I may have anticipated this week’s use of Richard’s final speech to Henry in Henry the Sixth Part Three in the episode twelve review, but the line that I ended with and this week’s episode begins with still informs Richard’s character a great deal. “I am myself alone” and its myriad interpretations speaks to the turmoil in his heart, even if he believes, in killing Henry, he is currently without soul. What’s interesting is that although Richard says more than once that he has killed his own soul in that final encounter with his love, there’s not that noticeable a difference in his actions now. He still laments his body, is conflicted about the crown, and is quietly working behind the scenes, to what end even he may not be fully aware of. We know what Edward wants, what Elizabeth wants, what Buckingham wants. But what does Richard want? And has he ever really known?
It’s fitting that this point in the story is when Aya Kanno‘s version of the plays brings in Jane Shore. In Shakespearean terms, Jane isn’t a named character in any of the plays, although some productions do give her name to one of the random court ladies and she is mentioned as “Mistress Shore.” (She is, however, a significant character in several other versions of the Richard III story, including a 1714 play named after her.) Historically she was in fact Edward’s mistress beginning in 1476 until his death in 1483, and while she wasn’t a witch, Richard did accuse her of conspiring against him when he took the throne. Ultimately Jane did pretty well for a player in the Wars of the Roses saga, outliving basically everyone else to die in her 80s. Her status as a witch in Requiem of the Rose King, at least as we see it in this episode, is yet another marker of Richard’s discomfort with his feminine aspects; he compares her to Joan (also not a witch), and she makes him similarly uncomfortable as she seeks to manipulate him for her own ends. In Richard’s world, women are witches like Jane and Joan, betrayers like Anne and Cecily, or schemers like Isabelle, Margaret, and Elizabeth. Why would he want to accept that part of himself when he can’t like it in others?
Jane’s entry on the scene is also a good way to show us how much time has passed. Prince Edward died in 1471 and King Edward is still alive, so we have to be somewhere between 1476 and 1483, a time frame borne out by the ages of the new sons present in the episode – and Buckingham’s impressive growth spurt. (And guess what? The new kids are also all Edwards and Richards!) The king’s slide into debauchery and George’s descent into wine-fueled anger are what allow Jane to slip in and begin manipulating circumstances as she pleases, but if we’re honest she doesn’t have to work that hard, because both of Richard’s older brothers aren’t exactly leading healthy lives. Richard’s exclusion – which he basically does himself – is what gives him a better view of what’s going on but also what may be keeping him safer than either Edward or George, because he’s not out there in plain sight most of the time. Sure people wonder why he and Anne have only one child (and we all know who that adorable kid really is), but for the most part he’s just quietly lurking.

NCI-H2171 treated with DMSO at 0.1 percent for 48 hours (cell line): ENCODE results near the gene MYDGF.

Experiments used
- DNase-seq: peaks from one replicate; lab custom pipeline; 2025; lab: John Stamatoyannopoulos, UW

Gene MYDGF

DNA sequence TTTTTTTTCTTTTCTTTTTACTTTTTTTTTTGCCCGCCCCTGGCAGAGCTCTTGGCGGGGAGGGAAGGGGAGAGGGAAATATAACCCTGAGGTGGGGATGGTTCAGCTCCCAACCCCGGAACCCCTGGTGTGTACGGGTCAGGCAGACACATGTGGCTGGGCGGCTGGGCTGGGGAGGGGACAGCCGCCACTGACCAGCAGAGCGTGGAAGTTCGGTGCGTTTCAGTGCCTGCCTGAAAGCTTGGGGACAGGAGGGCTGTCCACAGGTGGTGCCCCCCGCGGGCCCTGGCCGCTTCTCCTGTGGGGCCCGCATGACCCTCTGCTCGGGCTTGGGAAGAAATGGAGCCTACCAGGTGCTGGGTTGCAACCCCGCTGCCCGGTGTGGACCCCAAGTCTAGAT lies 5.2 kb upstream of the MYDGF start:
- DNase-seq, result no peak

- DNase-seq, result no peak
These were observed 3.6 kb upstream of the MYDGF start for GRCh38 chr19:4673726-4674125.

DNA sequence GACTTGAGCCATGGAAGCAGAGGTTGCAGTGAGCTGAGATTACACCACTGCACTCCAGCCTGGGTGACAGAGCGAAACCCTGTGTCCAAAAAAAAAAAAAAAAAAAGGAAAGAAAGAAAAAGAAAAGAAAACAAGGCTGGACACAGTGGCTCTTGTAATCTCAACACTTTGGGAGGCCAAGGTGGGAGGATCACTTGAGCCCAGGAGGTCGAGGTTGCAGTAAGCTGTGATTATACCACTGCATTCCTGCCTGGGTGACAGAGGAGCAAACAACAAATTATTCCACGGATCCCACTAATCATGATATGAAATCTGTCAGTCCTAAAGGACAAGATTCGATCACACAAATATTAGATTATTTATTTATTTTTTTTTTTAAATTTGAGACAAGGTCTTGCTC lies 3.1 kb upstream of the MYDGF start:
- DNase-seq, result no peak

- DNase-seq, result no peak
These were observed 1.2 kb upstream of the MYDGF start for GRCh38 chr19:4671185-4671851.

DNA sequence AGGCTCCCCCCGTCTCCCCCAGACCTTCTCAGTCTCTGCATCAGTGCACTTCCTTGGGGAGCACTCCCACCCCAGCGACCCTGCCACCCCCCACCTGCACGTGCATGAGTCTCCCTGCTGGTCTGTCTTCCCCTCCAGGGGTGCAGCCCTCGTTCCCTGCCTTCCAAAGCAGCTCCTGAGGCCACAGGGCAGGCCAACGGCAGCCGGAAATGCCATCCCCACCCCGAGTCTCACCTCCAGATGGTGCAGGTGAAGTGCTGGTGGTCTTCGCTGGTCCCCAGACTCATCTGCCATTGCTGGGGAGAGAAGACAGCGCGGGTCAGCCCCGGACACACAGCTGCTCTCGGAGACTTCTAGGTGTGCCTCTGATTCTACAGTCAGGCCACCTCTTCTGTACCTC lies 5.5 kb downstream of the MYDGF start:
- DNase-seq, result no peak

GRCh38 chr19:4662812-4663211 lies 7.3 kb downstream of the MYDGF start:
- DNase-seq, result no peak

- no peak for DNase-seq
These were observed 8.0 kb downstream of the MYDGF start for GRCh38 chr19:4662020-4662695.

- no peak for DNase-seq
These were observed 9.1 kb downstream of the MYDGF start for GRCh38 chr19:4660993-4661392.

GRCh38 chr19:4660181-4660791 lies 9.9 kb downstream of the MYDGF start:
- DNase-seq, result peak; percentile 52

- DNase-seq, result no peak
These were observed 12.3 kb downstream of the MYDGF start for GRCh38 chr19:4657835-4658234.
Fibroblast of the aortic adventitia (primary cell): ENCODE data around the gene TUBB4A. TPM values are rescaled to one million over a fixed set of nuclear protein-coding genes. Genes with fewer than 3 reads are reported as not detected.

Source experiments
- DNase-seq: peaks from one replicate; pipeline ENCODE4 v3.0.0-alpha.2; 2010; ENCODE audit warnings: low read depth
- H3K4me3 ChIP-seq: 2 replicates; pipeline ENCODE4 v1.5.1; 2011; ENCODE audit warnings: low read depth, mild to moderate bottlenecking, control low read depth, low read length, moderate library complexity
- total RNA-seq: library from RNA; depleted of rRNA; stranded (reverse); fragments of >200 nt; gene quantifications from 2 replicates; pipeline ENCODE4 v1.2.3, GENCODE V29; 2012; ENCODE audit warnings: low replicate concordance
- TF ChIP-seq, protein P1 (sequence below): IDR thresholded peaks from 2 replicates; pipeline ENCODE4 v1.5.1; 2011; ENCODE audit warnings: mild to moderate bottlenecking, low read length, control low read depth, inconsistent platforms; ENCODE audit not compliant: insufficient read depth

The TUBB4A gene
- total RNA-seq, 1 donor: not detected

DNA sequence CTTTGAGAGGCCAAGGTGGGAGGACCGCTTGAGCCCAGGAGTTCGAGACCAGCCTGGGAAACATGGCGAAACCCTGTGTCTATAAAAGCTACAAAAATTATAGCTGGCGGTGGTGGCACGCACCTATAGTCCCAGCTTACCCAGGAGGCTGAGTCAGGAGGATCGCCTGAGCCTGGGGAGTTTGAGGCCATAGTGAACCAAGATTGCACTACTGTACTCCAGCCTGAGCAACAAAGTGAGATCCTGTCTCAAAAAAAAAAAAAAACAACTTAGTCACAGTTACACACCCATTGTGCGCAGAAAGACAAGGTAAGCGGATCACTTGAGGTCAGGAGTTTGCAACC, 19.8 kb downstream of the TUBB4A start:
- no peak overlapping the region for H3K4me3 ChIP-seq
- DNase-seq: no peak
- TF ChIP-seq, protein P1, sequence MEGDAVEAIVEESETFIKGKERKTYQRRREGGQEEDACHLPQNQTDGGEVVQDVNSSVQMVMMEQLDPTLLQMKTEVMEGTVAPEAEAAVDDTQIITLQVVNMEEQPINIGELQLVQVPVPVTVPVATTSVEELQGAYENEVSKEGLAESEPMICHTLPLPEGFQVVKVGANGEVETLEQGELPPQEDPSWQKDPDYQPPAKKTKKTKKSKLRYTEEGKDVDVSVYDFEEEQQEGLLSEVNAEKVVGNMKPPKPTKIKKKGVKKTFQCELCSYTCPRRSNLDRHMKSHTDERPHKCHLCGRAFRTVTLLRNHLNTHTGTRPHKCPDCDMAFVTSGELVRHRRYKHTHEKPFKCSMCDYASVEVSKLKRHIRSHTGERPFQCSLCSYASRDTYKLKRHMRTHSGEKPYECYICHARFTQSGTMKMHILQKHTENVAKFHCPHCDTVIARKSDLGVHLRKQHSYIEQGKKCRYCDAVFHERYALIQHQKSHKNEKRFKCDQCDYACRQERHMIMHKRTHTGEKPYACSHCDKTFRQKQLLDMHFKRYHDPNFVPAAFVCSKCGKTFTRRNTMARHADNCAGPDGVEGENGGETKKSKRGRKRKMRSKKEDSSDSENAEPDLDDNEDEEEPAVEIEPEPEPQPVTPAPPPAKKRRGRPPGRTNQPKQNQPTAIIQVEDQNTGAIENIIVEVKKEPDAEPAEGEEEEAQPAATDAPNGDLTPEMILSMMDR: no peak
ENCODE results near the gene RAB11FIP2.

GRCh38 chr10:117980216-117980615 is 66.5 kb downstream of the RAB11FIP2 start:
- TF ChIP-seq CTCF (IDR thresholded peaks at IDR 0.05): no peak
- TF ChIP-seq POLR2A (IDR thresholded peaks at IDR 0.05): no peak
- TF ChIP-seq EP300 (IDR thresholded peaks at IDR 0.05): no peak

That’s what makes the opening scene of this cour so striking. It features an actor as Richard, performing the scene I mentioned in the beginning. Richard is playing a part, it implies, reciting his lines as he moves through the world still feeling the pain of Henry’s loss and does what he believes is his part for his father’s dream. Heaven may not be in the circlet of the crown, but Hell most definitely is, and Richard’s been staring down into that abyss for a while now. Will he slip over the edge and embrace Shakespearean villainy? The curtain has risen on Richard III. Let’s watch and find out.
Requiem of the Rose King is currently streaming on Funimation.